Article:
Berkeley AI Research (BAIR) published the evaluation of Deep RLSP, a reinforcement learning model that can learn a policy without human supervision, by simulating past states in a given environment ->read more on BAIR blog

SCoRe – task-oriented conversational system    

Built upon Microsoft Research’s previous work in RAT-SQL and StruG, SCoRe’s pretraining methodology learns language representations to achieve state-of-the-art performance in different task-oriented language benchmarks ->read the overview of RAT, StruG and SCorE on Microsoft blog

FELIX – Flexible Text Editing Through Tagging and Insertion) 

In their new paper, Google AI introduces a text-editing system that is both fast and flexible compared to seq2seq approaches (a 90x speed-up) and previous text-editing systems ->read more on Google AI blog

🤖 Cool AI Tech Releases

IBM Quantum Experience

A fascinating reminiscence by IBM about how, five years ago, they put their first 5-qubit quantum system on the cloud, so that anyone could run their own quantum computing experiments, and how it changed the whole field ->read more on IBM blog

Google Chat Assistant  

Google Cloud released for public preview an improvement to their Contact Center AI (CCAI). The new Agent Assist for Chat provides two key features to make the conversations better: Smart Reply provides response suggestions, and Knowledge Assist makes suggestions about useful articles and FAQs from your knowledge base ->read the details on Google blog


Microsoft open-sourced Counterfeit, an automation tool to conduct security risk assessments of AI systems and help prevent hacking ->read more on Microsoft blog

💬 Useful Tweet

It means more options to infuse core-level innovations to improve capabilities for leading-edge workloads like AI and cloud computing.

💸 Money in AI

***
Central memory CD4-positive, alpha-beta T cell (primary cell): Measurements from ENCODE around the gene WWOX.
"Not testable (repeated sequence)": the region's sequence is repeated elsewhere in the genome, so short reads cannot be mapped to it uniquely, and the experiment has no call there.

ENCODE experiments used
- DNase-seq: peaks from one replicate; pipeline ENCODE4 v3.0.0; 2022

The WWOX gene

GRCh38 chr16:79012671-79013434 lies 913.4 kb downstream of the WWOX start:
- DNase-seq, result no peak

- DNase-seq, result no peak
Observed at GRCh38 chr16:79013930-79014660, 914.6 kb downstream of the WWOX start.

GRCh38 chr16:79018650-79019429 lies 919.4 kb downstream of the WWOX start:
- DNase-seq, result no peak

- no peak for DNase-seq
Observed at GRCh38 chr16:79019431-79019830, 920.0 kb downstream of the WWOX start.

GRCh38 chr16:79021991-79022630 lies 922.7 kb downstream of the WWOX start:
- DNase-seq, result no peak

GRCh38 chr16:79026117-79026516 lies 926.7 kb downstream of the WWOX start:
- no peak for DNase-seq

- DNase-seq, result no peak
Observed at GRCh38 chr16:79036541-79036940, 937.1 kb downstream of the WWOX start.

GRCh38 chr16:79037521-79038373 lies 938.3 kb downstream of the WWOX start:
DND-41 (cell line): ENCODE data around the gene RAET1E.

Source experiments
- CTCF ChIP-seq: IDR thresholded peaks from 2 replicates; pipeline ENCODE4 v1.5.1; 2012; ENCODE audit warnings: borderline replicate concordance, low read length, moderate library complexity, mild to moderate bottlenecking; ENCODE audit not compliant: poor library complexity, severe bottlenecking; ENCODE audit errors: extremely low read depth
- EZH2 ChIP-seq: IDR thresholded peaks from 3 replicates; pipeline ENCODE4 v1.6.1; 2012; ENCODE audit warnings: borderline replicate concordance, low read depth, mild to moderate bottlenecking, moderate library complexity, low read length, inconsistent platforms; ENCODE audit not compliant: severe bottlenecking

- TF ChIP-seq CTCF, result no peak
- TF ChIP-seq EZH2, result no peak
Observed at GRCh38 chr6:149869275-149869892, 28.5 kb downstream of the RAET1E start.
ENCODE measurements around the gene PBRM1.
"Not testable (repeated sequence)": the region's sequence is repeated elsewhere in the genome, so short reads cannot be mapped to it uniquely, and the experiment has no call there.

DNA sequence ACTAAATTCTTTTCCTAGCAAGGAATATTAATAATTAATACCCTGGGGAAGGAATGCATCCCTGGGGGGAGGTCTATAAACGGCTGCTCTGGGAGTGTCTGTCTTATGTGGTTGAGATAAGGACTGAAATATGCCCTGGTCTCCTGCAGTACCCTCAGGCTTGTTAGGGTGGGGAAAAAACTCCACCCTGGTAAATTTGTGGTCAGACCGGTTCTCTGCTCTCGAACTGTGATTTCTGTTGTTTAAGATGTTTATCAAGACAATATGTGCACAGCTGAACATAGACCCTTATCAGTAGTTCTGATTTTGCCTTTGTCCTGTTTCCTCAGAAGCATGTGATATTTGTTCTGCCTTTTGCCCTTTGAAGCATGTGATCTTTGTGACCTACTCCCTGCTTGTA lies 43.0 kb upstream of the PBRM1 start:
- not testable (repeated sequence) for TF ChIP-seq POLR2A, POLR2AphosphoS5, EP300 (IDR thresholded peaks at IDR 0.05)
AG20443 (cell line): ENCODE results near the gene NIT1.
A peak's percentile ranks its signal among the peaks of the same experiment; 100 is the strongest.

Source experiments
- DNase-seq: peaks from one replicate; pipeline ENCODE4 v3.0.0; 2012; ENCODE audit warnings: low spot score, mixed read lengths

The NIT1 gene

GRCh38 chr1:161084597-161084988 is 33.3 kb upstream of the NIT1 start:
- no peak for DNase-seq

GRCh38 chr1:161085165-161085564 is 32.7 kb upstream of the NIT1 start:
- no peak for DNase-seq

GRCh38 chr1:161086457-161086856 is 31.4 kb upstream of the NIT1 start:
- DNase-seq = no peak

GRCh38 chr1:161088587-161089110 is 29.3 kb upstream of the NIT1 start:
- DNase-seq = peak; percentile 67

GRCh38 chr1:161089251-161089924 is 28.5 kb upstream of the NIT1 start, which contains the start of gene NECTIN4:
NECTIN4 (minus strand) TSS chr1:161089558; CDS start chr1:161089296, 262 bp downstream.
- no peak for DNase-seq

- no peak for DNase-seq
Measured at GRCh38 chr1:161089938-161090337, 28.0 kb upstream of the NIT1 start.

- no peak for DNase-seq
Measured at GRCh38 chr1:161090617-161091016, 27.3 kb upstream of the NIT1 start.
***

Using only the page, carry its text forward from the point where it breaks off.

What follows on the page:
• Cyber protection startup Acronis raised a humongous $250 million funding round led by CVC Capital Partners VII. With AI-based antimalware and blockchain-based data authentication technologies, Acronis unifies data protection and cybersecurity to deliver integrated support, solving the safety, accessibility, privacy, authenticity, and security challenges of the modern digital world.

  • AI-based insurance SaaS provider Shift Technology raised $220 million in a Series D investment round led by Advent International. The company creates a wide range of products that apply AI and advanced data science to key insurance processes.

  • Photonic computing startup Lightmatter raised $80 million in a Series B round led by Viking Global Investors. The company created ultra-fast photonic chips specialized for AI work. It promises higher performance with lower environmental impact of AI compute solutions.

  • Time-series database maker Timescale raised a $40 million Series B led by Redpoint Ventures. Its core product is TimescaleDB, an open-source and free relational database for time‑series, optimized for advanced analytics and built for production use cases.

  • Predictive analytics startup Pecan.ai raised $35 million in a Series B round led by GGV Capital. First, their AutoML platform automates data preparation, feature engineering and selection, and then uses AI-based predictive analytics algorithms to transform the results into actionable predictions.

  • Cybersecurity management automation startup JupiterOne raised a $30 million Series B round led by Sapphire Ventures. JupiterOne makes security teams more efficient by centralizing the data from dozens of cloud services into a single hub for management, analysis, and alerts.

  • AI-powered market intelligence company Crayon raised $22 million in a Series B round led by Baird Capital. It enables businesses to capture, analyze, and act on market movements from their competitors.